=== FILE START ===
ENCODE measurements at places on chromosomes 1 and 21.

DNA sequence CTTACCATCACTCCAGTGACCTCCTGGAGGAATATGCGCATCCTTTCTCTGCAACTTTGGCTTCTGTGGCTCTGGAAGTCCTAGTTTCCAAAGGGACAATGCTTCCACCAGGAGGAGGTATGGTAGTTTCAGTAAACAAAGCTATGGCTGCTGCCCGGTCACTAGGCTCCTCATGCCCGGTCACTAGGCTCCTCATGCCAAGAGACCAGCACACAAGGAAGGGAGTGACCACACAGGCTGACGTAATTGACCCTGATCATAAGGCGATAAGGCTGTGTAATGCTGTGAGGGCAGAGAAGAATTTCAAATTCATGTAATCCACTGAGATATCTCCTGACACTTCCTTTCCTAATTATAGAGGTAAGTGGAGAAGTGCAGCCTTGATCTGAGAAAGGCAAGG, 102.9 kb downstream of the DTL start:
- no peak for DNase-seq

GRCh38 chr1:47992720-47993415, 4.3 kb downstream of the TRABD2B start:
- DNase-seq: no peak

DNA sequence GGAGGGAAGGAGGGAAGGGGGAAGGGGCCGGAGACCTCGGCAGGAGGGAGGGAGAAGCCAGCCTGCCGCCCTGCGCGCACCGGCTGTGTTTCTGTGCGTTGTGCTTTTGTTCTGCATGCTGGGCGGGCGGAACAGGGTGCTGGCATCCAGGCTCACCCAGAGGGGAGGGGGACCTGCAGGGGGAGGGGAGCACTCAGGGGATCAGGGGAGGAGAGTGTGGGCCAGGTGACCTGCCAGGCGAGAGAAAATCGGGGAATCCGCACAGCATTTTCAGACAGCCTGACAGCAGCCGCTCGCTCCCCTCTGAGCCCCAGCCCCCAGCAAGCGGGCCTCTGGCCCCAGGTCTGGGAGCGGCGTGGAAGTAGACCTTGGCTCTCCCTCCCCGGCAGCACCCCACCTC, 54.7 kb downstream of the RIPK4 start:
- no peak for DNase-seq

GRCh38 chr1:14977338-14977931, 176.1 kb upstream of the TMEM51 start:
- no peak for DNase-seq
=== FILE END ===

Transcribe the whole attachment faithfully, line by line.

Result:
ENCODE measurements at places on chromosomes 1 and 21.

DNA sequence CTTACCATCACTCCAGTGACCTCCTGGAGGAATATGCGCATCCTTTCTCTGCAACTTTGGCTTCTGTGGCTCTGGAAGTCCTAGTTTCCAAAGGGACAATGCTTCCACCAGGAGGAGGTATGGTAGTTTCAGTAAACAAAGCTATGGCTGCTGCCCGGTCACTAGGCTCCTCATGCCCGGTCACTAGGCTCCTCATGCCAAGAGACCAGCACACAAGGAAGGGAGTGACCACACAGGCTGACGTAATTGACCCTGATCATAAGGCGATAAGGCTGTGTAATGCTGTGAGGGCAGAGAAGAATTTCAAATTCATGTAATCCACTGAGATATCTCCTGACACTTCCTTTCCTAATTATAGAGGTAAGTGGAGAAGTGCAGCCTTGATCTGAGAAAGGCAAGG, 102.9 kb downstream of the DTL start:
- no peak for DNase-seq

GRCh38 chr1:47992720-47993415, 4.3 kb downstream of the TRABD2B start:
- DNase-seq: no peak

DNA sequence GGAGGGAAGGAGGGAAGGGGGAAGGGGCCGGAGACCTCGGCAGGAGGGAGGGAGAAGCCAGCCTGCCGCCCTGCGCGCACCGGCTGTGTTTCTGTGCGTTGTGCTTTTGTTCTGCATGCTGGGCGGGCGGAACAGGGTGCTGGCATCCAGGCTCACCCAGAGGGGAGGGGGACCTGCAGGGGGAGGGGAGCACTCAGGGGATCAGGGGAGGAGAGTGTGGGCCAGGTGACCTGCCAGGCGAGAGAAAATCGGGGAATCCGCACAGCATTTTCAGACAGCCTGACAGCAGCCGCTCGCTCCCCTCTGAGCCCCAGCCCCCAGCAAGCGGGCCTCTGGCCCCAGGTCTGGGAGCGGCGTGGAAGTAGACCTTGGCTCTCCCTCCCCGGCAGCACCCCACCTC, 54.7 kb downstream of the RIPK4 start:
- no peak for DNase-seq

GRCh38 chr1:14977338-14977931, 176.1 kb upstream of the TMEM51 start:
- no peak for DNase-seq